Michael Nivelet

The origins of the quitting ‘Cold Turkey’ phrase

The term “cold turkey” is often used when someone attempts to quit a habit like smoking, drinking, or eating their favorite deserts immediately without the benefit of a weaning process.

The fact that turkeys are so popular in the United States may lead you to believe this is where the phrase was coined. If so, you are correct. What might surprise you, however, is that the phrase was first used to refer to someone who is “plain speaking.” This meaning of the phrase is still in use today but is not used nearly as much as the more recent meaning.

The Des Moines Daily News is responsible for the phrase “cold turkey” appearing in print for the first time. The phrase appeared in a 1914 article describing a Sunday sermon by “Reverend Billy.”

No one can say for sure why turkeys became associated with the reference, but a few theories exist. One story involves pilgrims and Native Americans using the phrase while enjoying “the first thanksgiving.” However, there is no credible evidence to suggest this might be true.

A more likely explanation for the “talking cold turkey” reference is the fact that a plate of turkey is seen as a simple, no-frills meal. So a person who was known for “talking cold turkey” was probably said to communicate in a simple and straightforward fashion. There is not much evidence to back this theory up either but it seems a bit more feasible than the previous theory.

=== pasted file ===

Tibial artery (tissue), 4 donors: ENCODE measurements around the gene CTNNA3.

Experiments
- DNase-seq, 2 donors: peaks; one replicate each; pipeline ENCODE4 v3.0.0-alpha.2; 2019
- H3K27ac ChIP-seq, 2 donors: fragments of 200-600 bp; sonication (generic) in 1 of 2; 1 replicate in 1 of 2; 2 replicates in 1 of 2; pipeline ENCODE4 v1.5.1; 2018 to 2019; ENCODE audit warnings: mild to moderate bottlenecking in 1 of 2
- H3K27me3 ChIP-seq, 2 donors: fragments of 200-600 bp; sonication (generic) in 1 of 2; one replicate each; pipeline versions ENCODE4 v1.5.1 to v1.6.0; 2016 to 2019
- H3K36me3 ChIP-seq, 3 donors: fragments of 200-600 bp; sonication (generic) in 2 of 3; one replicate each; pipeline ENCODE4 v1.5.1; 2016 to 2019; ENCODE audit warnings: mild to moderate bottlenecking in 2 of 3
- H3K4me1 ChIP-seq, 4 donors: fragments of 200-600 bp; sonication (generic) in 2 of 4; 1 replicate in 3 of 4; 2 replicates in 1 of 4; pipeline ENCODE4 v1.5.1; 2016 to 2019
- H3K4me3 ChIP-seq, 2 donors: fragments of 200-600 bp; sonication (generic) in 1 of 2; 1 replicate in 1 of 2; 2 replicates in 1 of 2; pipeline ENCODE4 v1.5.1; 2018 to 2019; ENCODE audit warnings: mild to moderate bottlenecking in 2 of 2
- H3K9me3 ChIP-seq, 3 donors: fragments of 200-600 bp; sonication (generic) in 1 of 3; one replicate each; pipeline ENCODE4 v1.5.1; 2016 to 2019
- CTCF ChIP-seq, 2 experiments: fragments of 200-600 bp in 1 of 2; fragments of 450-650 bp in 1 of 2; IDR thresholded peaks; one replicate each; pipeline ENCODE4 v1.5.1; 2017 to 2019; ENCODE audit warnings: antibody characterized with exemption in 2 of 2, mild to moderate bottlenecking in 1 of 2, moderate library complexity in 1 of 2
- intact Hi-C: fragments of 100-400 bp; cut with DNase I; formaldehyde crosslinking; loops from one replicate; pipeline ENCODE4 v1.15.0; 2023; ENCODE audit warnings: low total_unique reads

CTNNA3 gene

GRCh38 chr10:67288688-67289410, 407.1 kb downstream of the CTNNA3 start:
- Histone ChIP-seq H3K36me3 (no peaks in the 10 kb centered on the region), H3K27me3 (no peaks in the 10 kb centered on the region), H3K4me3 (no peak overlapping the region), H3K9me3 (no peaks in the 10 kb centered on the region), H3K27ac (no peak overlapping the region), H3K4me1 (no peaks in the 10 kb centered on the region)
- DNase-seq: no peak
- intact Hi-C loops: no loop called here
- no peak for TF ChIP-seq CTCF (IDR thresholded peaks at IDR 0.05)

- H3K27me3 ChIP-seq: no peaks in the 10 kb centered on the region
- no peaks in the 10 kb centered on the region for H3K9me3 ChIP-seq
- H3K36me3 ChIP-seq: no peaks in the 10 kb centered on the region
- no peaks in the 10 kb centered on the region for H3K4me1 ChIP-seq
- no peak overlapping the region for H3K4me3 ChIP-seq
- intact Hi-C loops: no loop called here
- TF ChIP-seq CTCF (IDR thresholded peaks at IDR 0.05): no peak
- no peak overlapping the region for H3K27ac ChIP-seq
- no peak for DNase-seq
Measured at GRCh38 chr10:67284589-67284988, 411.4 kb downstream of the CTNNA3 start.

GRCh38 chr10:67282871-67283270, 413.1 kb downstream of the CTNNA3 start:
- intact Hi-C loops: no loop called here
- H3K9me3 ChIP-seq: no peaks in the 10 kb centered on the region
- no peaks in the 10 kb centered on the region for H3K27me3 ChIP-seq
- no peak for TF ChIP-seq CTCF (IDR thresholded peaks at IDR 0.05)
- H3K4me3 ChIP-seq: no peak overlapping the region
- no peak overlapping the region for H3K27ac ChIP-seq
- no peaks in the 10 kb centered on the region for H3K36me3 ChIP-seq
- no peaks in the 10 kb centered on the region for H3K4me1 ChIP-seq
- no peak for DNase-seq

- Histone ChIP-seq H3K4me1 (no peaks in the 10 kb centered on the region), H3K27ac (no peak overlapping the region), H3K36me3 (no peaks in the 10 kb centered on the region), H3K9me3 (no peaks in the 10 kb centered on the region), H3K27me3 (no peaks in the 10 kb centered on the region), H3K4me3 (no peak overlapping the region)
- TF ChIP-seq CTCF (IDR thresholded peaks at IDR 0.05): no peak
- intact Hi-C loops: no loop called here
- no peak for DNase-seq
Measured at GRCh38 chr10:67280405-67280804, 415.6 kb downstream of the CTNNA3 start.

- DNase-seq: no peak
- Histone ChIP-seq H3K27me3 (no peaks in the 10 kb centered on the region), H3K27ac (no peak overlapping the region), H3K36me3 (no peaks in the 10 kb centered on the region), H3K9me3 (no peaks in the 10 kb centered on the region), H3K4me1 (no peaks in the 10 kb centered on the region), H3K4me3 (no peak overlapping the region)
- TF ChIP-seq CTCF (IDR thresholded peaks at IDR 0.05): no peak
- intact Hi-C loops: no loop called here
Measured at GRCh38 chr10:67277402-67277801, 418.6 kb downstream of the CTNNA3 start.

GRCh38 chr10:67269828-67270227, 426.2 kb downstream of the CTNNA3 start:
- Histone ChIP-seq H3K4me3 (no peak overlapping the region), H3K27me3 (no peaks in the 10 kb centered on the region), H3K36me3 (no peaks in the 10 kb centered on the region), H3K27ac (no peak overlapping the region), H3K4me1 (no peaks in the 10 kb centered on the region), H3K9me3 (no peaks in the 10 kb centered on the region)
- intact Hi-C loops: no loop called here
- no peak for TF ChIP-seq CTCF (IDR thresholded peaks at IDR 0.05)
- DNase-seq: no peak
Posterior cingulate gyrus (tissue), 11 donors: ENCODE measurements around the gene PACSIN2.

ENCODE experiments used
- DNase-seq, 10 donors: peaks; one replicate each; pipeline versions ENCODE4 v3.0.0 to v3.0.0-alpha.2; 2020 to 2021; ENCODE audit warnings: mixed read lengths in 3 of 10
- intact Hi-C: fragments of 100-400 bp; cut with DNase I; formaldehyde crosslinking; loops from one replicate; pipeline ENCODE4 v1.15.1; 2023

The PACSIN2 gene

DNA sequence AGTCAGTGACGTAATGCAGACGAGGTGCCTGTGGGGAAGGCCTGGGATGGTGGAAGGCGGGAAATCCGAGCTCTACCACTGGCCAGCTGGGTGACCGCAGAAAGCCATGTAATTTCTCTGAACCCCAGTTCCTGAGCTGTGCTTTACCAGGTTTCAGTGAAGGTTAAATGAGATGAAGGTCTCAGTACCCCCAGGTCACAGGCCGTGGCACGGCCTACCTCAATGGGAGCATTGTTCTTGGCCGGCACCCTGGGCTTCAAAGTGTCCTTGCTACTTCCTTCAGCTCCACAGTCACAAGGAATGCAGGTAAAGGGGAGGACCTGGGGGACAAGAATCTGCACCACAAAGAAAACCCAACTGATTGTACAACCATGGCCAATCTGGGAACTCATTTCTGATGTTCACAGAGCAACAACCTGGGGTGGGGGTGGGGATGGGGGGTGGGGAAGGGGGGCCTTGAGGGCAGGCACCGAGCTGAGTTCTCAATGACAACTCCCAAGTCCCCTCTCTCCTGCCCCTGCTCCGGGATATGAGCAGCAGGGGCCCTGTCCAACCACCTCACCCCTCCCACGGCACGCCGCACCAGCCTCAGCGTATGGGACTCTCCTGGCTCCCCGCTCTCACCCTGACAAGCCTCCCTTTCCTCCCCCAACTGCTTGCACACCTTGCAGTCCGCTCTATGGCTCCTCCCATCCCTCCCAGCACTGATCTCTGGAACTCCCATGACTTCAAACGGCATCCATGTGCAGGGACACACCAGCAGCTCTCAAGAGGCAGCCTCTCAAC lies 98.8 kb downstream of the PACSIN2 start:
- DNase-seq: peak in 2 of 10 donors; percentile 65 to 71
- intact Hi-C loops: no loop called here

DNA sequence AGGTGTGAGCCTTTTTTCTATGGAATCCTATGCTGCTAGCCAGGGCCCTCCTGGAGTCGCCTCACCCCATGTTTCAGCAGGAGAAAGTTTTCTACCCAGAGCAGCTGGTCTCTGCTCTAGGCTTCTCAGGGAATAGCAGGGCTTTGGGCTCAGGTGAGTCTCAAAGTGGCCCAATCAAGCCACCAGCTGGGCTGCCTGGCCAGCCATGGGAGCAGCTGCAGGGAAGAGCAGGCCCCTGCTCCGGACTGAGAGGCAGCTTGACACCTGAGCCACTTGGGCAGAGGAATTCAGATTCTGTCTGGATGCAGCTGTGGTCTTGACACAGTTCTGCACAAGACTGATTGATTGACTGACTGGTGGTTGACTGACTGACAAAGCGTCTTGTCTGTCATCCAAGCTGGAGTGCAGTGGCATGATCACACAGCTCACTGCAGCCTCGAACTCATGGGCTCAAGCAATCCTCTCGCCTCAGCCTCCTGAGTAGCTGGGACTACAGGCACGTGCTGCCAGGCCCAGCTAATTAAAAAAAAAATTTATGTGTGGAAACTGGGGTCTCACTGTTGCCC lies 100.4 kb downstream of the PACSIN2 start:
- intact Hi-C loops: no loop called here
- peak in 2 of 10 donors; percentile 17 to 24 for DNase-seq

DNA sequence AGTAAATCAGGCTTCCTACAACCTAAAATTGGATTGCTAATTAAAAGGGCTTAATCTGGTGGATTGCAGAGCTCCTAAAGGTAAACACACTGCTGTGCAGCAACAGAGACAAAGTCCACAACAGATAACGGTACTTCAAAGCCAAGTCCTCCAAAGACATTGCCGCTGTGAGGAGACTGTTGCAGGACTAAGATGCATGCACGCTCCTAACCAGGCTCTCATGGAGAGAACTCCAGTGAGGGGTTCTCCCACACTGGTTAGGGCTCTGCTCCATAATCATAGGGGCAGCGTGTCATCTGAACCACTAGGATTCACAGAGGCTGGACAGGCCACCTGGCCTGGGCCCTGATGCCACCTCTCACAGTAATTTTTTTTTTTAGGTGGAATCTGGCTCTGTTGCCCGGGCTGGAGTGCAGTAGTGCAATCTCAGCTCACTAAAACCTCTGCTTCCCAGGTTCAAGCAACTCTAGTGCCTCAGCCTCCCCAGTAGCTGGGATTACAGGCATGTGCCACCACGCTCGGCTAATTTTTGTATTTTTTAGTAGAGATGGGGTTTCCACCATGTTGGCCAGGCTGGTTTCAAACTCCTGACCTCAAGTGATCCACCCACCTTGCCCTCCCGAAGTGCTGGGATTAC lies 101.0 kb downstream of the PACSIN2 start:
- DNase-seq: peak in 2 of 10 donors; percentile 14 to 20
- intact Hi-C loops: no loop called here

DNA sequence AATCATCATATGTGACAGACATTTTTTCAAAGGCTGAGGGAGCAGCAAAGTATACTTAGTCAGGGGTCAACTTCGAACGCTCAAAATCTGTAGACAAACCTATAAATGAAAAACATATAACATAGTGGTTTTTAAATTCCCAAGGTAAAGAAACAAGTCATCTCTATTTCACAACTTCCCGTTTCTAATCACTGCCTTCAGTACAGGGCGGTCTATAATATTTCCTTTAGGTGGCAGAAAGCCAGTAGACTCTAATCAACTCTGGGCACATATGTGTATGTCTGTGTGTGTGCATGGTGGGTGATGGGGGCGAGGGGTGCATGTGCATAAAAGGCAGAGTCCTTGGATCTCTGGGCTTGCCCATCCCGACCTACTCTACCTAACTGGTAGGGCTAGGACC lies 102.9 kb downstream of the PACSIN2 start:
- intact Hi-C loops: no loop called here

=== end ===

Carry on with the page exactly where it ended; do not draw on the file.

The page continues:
One of the first times the phrase was used to describe an abrupt cessation of a bad habit was found in the The Daily Colonist, a newspaper published in Canada. This reference was made in 1921 to “cold turkey” drug treatments delivered to patients by Dr. Carleton Simon.

More than likely, both uses of the phrase were probably common before they appeared in print. It is unclear how the jump was made from speaking plainly to no longer indulging in a vice was made, but both uses presumably refer to a plate of turkey.

Another theory floating around refers to the belief that a person suffering from withdrawal symptoms can appear a bit like the cold carcass of a turkey. It is also a common condition for people suffering withdrawal from a drug like heroin to feel cold and clammy to the touch. In fact, Heroin was made popular by claims from its maker that it was a harmless drug that was not addictive and capable of curing many illnesses a short time before the “cold turkey” phrase was used to describe sudden abstinence from drugs.

But in the end, there is a lot more speculation regarding each of these theories than existing evidence to lend concrete support to any of the theories. But regardless of the origin, the phrase began to be used to describe someone quitting drugs in the 1920s. Later, the phrase was extended to include sudden abstinence from other things like food addictions and other bad habits.